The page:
Sunday, February 25, 2024

The Red Sea crisis overflowed the ports of the Spanish islands

In the times of globalization in which we live, and where any slight sign of instability in one part of the world has consequences on the opposite end of the planet, the current geopolitical context is a perfect example of this.

The conflict unleashed between Israel and Hamas has led to new fronts in the Near East and Middle East, where countries such as Lebanon, Iran, or Yemen—along with the Houthis in the Red Sea—have fully entered the conflict in one or another form and ‘forced’ countries such as the United Kingdom and the United States to intervene.

In fact, this intervention of the two Anglo-Saxon countries in the Red Sea against the Yemeni Houthis, who seized the area and cut off traffic, caused major setbacks for thousands of ships.

And they are forced to change their traditional routes, having to make longer trips, and this causes the saturation of the ports of the Canary Islands, especially Las Palmas.

This increase in maritime traffic in Canarian waters occurred because hundreds of ships had to change their routes to move and travel between Asia and Europe due to the interruption of traffic in the Red Sea.

This scenario means that many ships will have to refuel to continue their journey and round the entire African continent through the Cape of Good Hope instead of crossing the Red Sea and the Suez Canal. This new route has extended the time of arrival from one place to another by 15 days compared to what was taken a few months ago.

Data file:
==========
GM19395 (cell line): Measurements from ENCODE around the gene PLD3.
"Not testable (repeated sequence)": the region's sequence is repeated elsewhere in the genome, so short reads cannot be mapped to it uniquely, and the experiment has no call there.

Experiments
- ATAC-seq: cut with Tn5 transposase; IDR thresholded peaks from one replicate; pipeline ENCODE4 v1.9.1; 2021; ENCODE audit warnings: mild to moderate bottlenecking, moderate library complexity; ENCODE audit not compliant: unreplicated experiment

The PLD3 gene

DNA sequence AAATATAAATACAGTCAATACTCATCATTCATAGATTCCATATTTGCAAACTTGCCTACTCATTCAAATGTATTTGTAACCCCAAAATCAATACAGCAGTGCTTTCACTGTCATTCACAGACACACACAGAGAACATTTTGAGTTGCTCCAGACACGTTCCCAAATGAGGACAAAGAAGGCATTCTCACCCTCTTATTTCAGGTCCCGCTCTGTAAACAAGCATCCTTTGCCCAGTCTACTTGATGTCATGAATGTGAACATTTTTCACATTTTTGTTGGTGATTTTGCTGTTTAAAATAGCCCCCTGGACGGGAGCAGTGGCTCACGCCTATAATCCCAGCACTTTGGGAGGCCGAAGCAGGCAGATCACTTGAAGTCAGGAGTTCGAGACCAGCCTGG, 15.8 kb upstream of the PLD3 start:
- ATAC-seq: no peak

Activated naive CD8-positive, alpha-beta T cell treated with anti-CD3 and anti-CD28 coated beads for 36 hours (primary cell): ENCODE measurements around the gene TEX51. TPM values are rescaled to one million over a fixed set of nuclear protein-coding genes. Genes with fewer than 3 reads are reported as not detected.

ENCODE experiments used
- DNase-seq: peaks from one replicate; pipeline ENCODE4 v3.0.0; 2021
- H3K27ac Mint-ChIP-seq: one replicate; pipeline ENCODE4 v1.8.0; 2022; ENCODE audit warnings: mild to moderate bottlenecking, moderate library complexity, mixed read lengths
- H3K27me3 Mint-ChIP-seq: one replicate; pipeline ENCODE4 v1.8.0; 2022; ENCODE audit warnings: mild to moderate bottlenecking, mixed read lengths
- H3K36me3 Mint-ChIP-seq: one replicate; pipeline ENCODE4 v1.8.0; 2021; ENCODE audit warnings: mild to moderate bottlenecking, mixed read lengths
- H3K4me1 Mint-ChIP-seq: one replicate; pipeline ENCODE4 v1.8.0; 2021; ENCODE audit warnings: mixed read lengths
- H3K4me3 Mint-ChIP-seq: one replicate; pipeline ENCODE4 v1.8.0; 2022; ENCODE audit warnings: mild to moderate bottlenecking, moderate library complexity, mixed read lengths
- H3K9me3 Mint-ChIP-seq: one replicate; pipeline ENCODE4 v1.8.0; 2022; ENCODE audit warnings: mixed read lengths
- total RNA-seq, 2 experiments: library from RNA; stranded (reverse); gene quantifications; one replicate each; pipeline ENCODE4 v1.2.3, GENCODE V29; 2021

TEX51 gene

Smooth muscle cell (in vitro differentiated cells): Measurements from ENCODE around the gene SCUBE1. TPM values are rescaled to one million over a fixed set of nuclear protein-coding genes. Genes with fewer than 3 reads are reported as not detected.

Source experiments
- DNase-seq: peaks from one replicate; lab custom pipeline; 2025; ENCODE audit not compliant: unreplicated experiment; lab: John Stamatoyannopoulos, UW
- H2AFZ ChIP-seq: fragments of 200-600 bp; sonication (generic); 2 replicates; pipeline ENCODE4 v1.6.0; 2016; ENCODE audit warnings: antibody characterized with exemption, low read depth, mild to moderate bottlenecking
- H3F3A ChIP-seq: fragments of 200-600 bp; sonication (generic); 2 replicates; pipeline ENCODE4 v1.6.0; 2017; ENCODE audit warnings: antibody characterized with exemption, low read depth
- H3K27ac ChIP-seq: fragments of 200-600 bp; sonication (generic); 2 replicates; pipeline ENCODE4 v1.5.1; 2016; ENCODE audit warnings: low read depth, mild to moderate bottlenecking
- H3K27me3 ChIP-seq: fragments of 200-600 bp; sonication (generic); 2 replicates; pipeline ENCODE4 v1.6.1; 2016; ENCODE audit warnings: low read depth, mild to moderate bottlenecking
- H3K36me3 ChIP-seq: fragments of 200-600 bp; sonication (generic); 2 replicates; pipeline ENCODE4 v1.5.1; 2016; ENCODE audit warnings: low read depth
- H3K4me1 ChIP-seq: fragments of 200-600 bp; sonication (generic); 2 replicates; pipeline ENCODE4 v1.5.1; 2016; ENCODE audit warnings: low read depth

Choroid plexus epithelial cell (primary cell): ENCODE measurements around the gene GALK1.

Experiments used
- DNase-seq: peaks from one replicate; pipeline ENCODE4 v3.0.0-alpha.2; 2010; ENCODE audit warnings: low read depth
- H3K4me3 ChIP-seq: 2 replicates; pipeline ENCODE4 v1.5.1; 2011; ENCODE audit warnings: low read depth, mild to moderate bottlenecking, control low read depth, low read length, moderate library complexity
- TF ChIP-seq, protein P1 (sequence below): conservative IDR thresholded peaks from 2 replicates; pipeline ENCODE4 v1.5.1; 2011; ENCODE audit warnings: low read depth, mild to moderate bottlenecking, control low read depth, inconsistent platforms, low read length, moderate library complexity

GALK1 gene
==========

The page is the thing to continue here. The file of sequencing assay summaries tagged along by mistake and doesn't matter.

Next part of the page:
To understand what the impact of the port of Las Palmas is, you need to look at the number of ships that have arrived in the Canary Islands in recent months. Meanwhile, in November, shortly after the outbreak of the conflict, 185 ships arrived in Spanish waters, while in December 234 were made, and in January more than 270, representing the arrival of 40% more ships, according to data from the Port. Authority of Las Palmas.

Fuel tonnage must be increased

This increase in the number of ships has certain consequences, such as the need to increase the tonnage of fuel that is now needed to supply the hundreds of ships that arrive on the coast of Las Palmas. According to data from last December, the 175,000 tons sold were 7.4% more than the same month in 2022.

And because of this need, it is the company Península Petroleum—one of the largest companies operating in the port of Las Palmas—that offers itself as a’savior’. In the words of its commercial director, Víctor Morales, “the Canary Islands are an ideal option to supply vessels that turn because of their strategic location, their modern port infrastructure, and the high quality of services that are given.”

To this end, the company assured that “the Canary Islands will be strengthened as a point of support for this traffic” and confirmed that they will be “one of the main suppliers in the region” that will support “Harbor” and the clients.

World Nation News Desk
World Nation News Desk
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